Circumstantial evidence supports murder conviction

September 8, 2016

Despite not having a direct link showing Donald Burns intended to kill his 74-year-old grandmother, the Indiana Court of Appeals found the amount of circumstantial evidence was enough to support his murder conviction.

Burns appealed his conviction for murder on the grounds that the evidence was insufficient to prove beyond a reasonable doubt that he intended to kill Dorothy Hurd in June 2011. He argued the charge that he knowingly or intentionally killed another person could not be upheld since the cause and manner of Hurd’s death were undetermined and no formal autopsy had been performed.

The Court of Appeals rejected Burns’ argument and affirmed his conviction in Donald J. Burns v. State of Indiana, 27A02-1510-CR-1785.

At length, the appellate panel outlined the circumstantial evidence that ensnared Burns. That evidence included Hurd’s remains were found near the Mississinewa River in an area Burns knew well; Hurd left a note telling her friend she was going out that day with her grandson; later that day, Burns used Hurd’s credit card to make jewelry purchases at Walmart and sold Hurd’s wedding rings in a pawn shop; and that Burns fled when police attempted to question him.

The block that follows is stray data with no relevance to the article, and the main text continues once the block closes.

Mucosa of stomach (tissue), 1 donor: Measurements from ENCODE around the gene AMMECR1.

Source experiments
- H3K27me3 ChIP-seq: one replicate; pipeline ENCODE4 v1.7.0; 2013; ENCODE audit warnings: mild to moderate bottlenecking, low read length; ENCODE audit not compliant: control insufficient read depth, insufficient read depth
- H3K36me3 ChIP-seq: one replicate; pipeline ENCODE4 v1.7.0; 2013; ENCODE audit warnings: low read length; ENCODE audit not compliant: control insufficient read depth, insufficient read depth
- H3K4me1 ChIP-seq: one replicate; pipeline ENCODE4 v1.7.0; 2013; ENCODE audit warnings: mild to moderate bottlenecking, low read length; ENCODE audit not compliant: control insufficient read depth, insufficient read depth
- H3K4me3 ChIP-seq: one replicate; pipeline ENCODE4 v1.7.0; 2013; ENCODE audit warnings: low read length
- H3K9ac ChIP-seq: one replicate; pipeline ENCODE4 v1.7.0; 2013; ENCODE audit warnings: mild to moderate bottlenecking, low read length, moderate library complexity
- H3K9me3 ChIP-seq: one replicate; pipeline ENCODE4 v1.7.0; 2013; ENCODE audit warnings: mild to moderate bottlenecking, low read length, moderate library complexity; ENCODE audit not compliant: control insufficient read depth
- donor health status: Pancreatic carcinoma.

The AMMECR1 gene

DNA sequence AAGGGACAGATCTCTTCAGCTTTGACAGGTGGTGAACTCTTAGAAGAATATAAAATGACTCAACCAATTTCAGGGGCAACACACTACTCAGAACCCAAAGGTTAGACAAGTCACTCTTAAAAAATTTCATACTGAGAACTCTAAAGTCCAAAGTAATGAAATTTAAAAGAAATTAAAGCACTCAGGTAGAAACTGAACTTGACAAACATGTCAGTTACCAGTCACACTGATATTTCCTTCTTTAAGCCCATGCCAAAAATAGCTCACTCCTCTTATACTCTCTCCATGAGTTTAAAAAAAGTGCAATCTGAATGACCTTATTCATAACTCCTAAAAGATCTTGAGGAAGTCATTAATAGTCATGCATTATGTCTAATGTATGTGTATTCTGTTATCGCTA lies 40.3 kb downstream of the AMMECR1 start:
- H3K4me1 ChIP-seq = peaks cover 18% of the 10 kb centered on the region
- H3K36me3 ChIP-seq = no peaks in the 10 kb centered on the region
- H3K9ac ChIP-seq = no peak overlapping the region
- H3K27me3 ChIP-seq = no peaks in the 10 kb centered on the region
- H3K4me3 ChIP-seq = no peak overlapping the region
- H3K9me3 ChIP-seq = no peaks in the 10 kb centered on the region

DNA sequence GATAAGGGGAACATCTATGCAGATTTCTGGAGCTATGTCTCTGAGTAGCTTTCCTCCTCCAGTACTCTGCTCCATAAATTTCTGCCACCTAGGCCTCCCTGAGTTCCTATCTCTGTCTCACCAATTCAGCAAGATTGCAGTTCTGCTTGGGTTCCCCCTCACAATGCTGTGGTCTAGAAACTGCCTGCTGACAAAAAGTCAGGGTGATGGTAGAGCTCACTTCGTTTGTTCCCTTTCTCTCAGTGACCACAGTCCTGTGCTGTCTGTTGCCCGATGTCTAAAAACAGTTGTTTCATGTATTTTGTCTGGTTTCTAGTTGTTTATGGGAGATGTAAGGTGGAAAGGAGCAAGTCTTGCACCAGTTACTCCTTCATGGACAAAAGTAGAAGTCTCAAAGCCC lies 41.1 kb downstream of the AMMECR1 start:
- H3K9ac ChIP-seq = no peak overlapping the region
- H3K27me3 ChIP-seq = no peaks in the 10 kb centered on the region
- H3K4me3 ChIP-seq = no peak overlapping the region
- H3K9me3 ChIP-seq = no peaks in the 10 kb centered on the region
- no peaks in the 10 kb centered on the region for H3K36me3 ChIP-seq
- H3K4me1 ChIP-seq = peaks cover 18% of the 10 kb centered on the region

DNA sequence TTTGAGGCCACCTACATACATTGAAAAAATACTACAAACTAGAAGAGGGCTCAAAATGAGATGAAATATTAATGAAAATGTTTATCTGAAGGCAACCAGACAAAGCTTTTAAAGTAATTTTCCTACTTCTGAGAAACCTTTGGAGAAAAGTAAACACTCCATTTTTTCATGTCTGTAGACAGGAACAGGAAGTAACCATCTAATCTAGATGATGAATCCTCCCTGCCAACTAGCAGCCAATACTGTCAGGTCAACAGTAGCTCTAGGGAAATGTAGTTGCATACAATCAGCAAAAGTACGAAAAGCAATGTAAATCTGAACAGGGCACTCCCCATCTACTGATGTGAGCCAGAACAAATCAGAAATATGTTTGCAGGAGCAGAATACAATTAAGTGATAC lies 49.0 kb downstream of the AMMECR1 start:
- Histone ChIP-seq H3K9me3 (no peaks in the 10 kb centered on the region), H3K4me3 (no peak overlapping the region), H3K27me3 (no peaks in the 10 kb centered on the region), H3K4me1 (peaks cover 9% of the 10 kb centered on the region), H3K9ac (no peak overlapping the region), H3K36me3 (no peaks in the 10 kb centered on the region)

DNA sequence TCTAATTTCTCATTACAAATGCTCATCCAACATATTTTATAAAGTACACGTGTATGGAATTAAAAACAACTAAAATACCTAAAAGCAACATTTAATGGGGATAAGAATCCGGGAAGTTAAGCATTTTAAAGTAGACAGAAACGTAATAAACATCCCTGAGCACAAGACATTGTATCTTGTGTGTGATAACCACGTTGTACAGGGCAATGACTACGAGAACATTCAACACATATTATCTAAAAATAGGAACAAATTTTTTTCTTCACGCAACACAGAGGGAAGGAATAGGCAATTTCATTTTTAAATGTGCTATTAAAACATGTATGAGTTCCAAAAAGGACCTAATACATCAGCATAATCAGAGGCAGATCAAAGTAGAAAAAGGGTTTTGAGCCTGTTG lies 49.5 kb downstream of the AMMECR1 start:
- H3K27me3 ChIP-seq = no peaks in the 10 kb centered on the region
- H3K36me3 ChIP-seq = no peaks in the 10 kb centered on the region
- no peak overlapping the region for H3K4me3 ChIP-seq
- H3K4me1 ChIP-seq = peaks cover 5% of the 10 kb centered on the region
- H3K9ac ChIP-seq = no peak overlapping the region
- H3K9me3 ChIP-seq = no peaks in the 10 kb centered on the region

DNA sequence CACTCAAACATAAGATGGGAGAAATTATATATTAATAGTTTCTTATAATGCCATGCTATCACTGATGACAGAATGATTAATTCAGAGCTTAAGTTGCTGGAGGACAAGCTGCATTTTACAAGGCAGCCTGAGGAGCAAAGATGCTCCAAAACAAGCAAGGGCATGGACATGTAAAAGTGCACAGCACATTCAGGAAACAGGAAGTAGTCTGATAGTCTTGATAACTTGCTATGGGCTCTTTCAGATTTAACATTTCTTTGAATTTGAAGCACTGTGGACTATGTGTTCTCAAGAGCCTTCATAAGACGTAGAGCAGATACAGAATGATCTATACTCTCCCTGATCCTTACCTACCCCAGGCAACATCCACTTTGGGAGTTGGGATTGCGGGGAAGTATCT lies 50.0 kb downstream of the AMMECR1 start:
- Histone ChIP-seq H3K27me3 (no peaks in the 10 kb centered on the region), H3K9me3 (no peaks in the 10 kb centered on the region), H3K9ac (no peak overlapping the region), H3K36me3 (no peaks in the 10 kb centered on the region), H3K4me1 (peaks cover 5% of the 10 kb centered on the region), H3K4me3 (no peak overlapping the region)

“Although no single fact proves Burns’ intent to kill Hurd, we find that the collective circumstantial evidence was sufficient to allow a reasonable jury to infer that Burns intended to kill Hurd,” Senior Judge John Sharpnack wrote for the court. “Considering these facts together, the jury could have found beyond a reasonable doubt that Burns intended to kill Dorothy Hurd. Thus, sufficient evidence supports Burns’ murder conviction.”    


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